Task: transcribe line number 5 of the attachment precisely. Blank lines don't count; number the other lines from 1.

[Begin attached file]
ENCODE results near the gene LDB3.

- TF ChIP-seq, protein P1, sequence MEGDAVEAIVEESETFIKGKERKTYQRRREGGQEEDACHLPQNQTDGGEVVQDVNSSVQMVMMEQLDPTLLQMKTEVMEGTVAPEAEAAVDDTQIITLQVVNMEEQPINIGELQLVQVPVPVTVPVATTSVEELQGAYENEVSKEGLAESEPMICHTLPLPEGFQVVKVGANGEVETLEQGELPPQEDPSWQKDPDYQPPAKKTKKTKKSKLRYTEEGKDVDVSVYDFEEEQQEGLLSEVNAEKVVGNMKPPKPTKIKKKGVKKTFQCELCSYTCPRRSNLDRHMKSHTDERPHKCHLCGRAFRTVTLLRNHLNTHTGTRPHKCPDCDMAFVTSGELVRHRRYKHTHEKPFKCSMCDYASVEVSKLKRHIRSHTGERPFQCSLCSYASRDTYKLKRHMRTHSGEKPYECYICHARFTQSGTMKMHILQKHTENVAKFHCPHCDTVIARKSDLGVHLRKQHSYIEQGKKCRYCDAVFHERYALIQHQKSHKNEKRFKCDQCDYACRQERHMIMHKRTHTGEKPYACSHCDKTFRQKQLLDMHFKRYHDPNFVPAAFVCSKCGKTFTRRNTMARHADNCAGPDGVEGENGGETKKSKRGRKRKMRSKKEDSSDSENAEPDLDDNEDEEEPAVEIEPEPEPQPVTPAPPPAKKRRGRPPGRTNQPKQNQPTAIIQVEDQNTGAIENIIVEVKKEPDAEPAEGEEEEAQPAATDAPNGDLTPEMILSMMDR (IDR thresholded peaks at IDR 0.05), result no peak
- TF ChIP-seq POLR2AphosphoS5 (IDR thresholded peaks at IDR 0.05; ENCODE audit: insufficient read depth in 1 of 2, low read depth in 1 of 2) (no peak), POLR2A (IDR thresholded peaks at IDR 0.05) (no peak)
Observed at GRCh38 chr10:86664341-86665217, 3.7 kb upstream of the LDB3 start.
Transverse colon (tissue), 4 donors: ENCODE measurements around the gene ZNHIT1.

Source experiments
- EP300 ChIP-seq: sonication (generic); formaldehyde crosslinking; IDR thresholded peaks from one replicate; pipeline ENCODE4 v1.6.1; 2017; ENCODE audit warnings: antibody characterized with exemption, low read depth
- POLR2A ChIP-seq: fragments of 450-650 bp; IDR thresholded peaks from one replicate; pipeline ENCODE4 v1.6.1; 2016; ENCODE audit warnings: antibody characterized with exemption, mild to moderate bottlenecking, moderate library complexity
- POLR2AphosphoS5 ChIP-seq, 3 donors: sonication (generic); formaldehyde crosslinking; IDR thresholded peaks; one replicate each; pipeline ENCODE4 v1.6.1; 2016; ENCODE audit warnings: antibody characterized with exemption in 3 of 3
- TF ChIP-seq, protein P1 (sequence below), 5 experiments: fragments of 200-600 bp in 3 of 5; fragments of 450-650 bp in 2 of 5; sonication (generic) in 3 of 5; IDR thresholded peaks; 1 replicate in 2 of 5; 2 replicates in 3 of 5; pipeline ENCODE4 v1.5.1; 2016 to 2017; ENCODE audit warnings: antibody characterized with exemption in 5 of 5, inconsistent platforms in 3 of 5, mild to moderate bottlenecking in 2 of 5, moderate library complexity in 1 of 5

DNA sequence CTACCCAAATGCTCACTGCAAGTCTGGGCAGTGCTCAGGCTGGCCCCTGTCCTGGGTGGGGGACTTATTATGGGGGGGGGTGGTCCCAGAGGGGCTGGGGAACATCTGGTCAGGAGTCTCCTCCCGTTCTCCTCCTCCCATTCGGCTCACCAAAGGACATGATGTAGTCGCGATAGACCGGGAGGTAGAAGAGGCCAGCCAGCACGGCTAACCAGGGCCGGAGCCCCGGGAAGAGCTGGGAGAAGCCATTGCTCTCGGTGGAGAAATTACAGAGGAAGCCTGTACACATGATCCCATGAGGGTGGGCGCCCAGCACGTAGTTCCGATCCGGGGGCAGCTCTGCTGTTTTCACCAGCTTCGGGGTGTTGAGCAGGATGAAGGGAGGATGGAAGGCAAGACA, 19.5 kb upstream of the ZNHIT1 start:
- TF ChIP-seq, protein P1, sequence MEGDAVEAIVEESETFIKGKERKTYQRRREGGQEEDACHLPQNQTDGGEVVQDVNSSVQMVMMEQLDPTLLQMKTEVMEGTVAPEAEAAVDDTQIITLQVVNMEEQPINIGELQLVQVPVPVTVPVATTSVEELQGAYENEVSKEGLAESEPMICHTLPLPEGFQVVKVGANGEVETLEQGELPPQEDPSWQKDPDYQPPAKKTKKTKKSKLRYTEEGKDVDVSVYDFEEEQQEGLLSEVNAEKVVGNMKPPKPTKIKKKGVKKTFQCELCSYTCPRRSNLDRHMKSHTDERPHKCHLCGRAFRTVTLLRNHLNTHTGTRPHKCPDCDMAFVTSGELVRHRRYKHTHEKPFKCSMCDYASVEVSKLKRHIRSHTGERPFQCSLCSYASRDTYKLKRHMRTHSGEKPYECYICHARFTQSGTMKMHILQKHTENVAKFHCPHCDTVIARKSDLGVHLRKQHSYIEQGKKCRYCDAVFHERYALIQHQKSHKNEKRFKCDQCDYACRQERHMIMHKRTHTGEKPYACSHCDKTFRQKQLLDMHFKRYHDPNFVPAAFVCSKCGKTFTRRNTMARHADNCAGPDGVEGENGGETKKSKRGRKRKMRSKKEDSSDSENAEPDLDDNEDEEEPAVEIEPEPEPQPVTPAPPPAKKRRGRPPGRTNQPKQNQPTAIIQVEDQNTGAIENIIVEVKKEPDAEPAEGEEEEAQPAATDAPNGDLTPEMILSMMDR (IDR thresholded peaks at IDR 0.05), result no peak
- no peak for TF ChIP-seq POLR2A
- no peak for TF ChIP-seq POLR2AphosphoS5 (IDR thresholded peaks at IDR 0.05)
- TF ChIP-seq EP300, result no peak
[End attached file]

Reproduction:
Transverse colon (tissue), 4 donors: ENCODE measurements around the gene ZNHIT1.